Signatope Cross-Species TXP Assays

Mass spectrometry (MS) is a highly specific mean for the detection and quantification of proteins. The incorporation of a targeted enrichment step using antibodies led to further improvements in sensitivity and the development of mass spectrometry-based immunoassays. Here, the analyte - the protein itself or a tryptic peptide thereof - is enriched by an antibody prior to the mass spectrometric read-out.

MS-based immunoassays provide advantages over classical sandwich immunoassays, since the mass spectrometric readout confirms the identity of the analyte unambiguously and only one capture molecule is required. Additionally, the mass spectrometric data allow discrimination between different protein isoforms associated with related or alternatively processed or spliced genes, which is difficult when antibodies are used exclusively.

The lack of appropriate antibodies has so far limited the application of MS-based immunoassays approaches for protein quantification. Our novel concept of using group-specific anti-peptide antibodies, so-called Triple X Proteomics (TXP) antibodies for the enrichment of groups of signature peptides, enables us to develop multi-specific antibodies, which can be used for the enrichment step of multiple analytes harboring a common motif. Since the motifs comprise only 4 amino acids, TXP antibodies can be used for enrichment of protein families and for development of cross-species assays.

We have established MS-based immunoassays employing TXP antibodies for several applications, including a number of cross-species ADME/Tox assays that represent truly translational marker assays.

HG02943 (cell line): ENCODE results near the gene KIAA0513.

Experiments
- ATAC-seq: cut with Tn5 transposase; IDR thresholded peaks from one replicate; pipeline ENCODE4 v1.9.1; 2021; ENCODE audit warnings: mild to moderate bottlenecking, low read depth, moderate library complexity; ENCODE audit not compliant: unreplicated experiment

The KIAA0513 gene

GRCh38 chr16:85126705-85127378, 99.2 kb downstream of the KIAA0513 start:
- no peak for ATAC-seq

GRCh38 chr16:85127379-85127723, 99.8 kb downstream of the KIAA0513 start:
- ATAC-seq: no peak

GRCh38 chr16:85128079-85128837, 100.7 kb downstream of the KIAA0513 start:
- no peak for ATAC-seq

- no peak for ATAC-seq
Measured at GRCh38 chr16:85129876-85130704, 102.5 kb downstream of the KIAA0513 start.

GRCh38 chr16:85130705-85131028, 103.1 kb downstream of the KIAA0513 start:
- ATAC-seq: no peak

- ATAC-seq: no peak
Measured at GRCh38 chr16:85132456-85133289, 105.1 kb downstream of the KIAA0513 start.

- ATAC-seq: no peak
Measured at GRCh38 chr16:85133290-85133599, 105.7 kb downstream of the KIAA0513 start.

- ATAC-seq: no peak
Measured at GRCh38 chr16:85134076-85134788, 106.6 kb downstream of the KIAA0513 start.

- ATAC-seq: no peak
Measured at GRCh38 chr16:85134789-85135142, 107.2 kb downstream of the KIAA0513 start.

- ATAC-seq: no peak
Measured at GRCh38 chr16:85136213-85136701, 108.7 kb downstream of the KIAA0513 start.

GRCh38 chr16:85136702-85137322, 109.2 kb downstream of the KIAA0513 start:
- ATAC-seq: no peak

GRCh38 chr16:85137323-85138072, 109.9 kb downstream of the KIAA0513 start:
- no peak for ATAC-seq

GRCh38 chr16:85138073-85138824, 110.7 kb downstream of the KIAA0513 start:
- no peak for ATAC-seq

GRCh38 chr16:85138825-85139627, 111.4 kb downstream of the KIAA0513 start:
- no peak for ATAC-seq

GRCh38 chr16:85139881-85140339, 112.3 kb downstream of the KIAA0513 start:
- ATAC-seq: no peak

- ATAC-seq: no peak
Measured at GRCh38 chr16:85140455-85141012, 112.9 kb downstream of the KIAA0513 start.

We offer

  • Membrane protein (GPCR) assays

  • Coagulation factor assays

  • Assays for Cytochrome P450 (CYP) enyzmes and drug transporters

  • DILI and DIKI marker assays

  • Assay development for any protein in any specimen and any species

Please email us to receive more information.

References

Steinhilber A, et al. (2018). “Mass Spectrometry-Based Immunoassay for the Quantification of Banned Ruminant Processed Animal Proteins in Vegetal Feeds.” Anal Chem.

Weiss F, et al. (2018). “Direct Quantification of Cytochromes P450 and Drug Transporters-A Rapid, Targeted Mass Spectrometry-Based Immunoassay Panel for Tissues and Cell Culture Lysates.” Drug Metab Dispos 46(4): 387-396.

MacLean C, et al. (2017). “Concept: The Use of Targeted Immunoaffinity Proteomics for Routine Assessment of In Vitro Enzyme Induction.” J Pharm Sci 106(12): 3453-3457.

Wegler C, et al. (2017). “Variability in Mass Spectrometry-based Quantification of Clinically Relevant Drug Transporters and Drug Metabolizing Enzymes.” Mol Pharm 14(9): 3142-3151.

Weiss F, et al. (2015). “Indirect protein quantification of drug-transforming enzymes using peptide group-specific immunoaffinity enrichment and mass spectrometry.” Sci Rep 5: 8759.

Weiss F, et al. (2014). “Catch and measure-mass spectrometry-based immunoassays in biomarker research.” Biochim Biophys Acta 1844(5): 927-932.

Eisen D, et al. (2013). “G protein-coupled receptor quantification using peptide group-specific enrichment combined with internal peptide standard reporter calibration.” J Proteomics 90: 85-95.

Volk S, et al. (2012). “Combining ultracentrifugation and peptide termini group-specific immunoprecipitation for multiplex plasma protein analysis.” Mol Cell Proteomics 11(7): O111 015438.

Hoeppe S, et al. (2011). “Targeting peptide termini, a novel immunoaffinity approach to reduce complexity in mass spectrometric protein identification.” Mol Cell Proteomics 10(2): M110 002857.

Planatscher H, et al. (2010). “Optimal selection of epitopes for TXP-immunoaffinity mass spectrometry.” Algorithms Mol Biol 5: 28.

Poetz O, et al. (2009). “Proteome wide screening using peptide affinity capture.” Proteomics 9(6): 1518-1523.